Forum for Science, Industry and Business

Sponsored by:     3M 
Search our Site:

 

NOAA Ship Fairweather Maps Aid Shipping Through Bering Straits

21.07.2010
New multi-year effort to update charts of priority Arctic regions

As Arctic ice recedes, countries are looking forward to faster, safer and more efficient sea routes across the top of the world. Responding to a request from the U.S. Navy, U.S. Coast Guard, Alaska Maritime Pilots and the commercial shipping industry, NOAA sent one of its premier surveying vessels, NOAA Ship Fairweather, to detect navigational dangers in critical Arctic waters that have not been charted for more than 50 years.

Fairweather, whose homeport is Ketchikan, Alaska, will spend July and August examining seafloor features, measuring ocean depths and supplying data for updating NOAA’s nautical charts spanning 350 square nautical miles in the Bering Straits around Cape Prince of Wales. The data will also support scientific research on essential fish habitat and will establish new tidal datums in the region.

Just as the growing numbers of cars on the road cause traffic “chokepoints,” more ships traversing northern passageways can choke maritime traffic. These maritime traffic snarls occur when nautical charts are outdated, ships do not have sufficient information for navigation or changing maritime conditions – like sea level rise or movements of the seafloor – are not tracked.

“We have seen a substantial increase in activity in the region and ships are operating with woefully outdated charts,” said Sen. Lisa Murkowski of Alaska. “I have introduced legislation that authorizes a significant increase in funding for mapping the Arctic, and I am pleased to see NOAA beginning the process. While this is a good start, we still need more resources to adequately map this region.”

“Commercial shippers aren’t the only ones needing assurances of safety in new trade routes,” notes Captain John Lowell, director of NOAA’s Office of Coast Survey. “The additional potential for passenger cruises, commercial fishing and other economic activities add to pressures for adequate response to navigational risks.”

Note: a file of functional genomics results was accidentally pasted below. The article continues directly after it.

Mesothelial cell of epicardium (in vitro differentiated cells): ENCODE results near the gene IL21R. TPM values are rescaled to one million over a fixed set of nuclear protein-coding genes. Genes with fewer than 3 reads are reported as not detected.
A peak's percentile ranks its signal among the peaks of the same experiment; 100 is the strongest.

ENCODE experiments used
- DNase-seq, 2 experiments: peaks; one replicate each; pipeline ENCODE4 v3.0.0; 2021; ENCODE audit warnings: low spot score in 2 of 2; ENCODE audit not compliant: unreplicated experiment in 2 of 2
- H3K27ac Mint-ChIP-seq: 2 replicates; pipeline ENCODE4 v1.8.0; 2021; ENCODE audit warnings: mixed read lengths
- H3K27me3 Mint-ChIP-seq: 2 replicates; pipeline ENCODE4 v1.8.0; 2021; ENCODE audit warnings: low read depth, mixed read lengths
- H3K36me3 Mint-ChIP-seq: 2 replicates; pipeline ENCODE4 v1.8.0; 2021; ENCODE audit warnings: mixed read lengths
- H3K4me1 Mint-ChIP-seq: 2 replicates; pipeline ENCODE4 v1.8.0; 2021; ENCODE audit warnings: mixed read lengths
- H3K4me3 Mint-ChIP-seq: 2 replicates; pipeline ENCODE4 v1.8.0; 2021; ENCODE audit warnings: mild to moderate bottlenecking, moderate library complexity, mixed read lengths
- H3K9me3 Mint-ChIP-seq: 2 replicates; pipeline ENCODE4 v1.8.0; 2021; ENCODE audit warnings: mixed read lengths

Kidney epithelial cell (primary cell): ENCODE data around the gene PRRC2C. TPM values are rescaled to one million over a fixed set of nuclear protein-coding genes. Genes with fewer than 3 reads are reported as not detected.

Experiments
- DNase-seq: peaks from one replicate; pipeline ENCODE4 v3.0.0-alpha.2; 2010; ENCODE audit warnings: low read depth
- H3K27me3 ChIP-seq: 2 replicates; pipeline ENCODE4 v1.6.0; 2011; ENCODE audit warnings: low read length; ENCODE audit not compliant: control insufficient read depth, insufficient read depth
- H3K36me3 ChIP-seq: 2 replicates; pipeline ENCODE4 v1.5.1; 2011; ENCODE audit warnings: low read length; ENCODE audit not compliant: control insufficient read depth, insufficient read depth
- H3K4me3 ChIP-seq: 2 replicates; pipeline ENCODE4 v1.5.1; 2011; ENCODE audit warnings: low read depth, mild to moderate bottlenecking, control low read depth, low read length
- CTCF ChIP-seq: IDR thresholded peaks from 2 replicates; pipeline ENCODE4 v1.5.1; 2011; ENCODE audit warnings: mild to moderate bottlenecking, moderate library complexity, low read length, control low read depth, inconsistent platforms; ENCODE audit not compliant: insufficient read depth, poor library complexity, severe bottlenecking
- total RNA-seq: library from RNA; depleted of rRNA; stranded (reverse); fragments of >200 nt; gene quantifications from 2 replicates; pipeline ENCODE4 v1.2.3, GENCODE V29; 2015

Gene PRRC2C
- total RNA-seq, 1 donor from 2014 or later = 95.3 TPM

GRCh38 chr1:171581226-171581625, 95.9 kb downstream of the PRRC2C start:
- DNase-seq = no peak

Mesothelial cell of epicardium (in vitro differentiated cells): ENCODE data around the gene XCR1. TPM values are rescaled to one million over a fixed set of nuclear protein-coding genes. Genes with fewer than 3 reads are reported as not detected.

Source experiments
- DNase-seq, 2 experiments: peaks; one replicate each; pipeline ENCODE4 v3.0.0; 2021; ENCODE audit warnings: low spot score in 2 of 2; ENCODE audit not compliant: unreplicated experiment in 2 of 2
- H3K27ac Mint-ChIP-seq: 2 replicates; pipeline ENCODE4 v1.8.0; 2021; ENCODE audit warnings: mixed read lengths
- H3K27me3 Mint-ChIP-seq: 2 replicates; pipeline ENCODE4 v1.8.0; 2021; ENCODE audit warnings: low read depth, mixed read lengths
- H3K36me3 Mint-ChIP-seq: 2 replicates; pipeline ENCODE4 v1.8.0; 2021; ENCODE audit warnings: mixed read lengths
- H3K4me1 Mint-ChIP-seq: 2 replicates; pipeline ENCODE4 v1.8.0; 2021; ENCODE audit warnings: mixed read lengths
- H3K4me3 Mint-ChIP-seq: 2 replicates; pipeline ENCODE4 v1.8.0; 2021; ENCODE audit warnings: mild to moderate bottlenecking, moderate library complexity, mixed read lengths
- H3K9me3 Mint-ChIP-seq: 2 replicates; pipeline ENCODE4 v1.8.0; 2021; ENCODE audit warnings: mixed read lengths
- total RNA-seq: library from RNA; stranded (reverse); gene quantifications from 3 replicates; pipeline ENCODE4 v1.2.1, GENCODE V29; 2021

The U.S. Exclusive Economic Zone includes 568,000 square nautical miles of U.S. Arctic waters. The majority of charted Arctic waters were surveyed with obsolete technology dating back to the 1800s. Most of the shoreline along Alaska’s northern and western coasts has not been mapped since 1960, if ever, and confidence in the region’s nautical charts is extremely low.

“In Alaska we are seeing the effects of climate change more rapidly than anywhere else in the U.S.,” said Sen. Mark Begich of Alaska. “As Arctic sea ice recedes, economic activity in the region is going to expand dramatically. Alaskans rely on NOAA to help us make sure that things like oil and gas development and marine transportation are done safely and responsibly. The 21st century mapping technology the Ketchikan-based Fairweather brings to this important charting mission is a great example of what the federal government needs to do as activity in the Arctic grows.”

About a third of U.S. Arctic waters are considered navigationally significant. Of that area, NOAA’s Office of Coast Survey has identified 38,000 square nautical miles as survey priorities. NOAA estimates that it will take well more than 25 years to map the prioritized areas of the Arctic seafloor.

“President Thomas Jefferson ordered a survey of the East Coast in 1807, when our country was losing more ships to unsafe navigation than to war,” explains Capt. David Neander, commanding officer of the Fairweather. “Today, we have better maps of the moon than of our own oceans. Our46-person crew is amassing ocean data that directly affects our economy and our ecosystems.”

The vessel is equipped with the latest in hydrographic survey technology – multi-beam survey systems; high-speed, high-resolution side-scan sonar; position and orientation systems; hydrographic survey launches; and an on-board data-processing server.

Fairweather is part of the NOAA fleet of ships and aircraft operated, managed and maintained by NOAA’s Office of Marine and Aviation Operations, which includes commissioned officers of the NOAA Corps and civilian wage mariners.